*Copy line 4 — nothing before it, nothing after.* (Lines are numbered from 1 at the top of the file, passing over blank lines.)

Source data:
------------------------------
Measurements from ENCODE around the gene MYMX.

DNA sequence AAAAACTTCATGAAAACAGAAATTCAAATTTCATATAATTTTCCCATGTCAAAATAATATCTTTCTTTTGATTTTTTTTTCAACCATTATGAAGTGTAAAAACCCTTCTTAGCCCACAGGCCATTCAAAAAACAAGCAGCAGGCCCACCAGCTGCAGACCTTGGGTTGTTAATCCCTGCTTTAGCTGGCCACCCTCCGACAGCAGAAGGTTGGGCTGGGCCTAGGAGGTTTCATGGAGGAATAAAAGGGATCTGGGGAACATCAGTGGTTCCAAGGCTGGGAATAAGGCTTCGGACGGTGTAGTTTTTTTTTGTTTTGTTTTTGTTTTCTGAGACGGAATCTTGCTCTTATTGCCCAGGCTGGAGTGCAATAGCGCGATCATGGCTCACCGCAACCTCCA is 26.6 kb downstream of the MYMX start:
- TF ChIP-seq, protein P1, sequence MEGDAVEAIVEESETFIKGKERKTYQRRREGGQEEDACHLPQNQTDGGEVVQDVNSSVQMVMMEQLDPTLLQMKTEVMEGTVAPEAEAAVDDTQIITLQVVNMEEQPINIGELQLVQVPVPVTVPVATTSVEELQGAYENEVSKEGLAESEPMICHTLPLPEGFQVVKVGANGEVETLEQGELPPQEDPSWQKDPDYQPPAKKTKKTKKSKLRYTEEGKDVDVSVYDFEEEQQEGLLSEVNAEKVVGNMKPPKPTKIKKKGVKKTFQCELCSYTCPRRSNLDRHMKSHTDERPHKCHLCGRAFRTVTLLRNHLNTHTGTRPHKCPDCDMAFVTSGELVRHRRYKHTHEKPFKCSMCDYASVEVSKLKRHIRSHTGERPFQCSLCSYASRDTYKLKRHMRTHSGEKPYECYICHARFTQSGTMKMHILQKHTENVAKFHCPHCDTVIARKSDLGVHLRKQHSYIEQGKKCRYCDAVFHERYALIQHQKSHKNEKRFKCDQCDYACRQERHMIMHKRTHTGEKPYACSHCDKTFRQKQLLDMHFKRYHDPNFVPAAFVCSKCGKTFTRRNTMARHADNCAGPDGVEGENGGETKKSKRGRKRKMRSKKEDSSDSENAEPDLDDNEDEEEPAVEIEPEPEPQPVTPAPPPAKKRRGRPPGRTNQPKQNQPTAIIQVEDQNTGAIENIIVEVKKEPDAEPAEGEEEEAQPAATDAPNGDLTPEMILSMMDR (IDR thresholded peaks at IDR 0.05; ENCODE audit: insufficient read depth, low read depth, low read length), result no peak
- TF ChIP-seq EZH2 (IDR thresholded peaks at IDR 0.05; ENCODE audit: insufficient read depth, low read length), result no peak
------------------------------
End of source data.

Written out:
- TF ChIP-seq EZH2 (IDR thresholded peaks at IDR 0.05; ENCODE audit: insufficient read depth, low read length), result no peak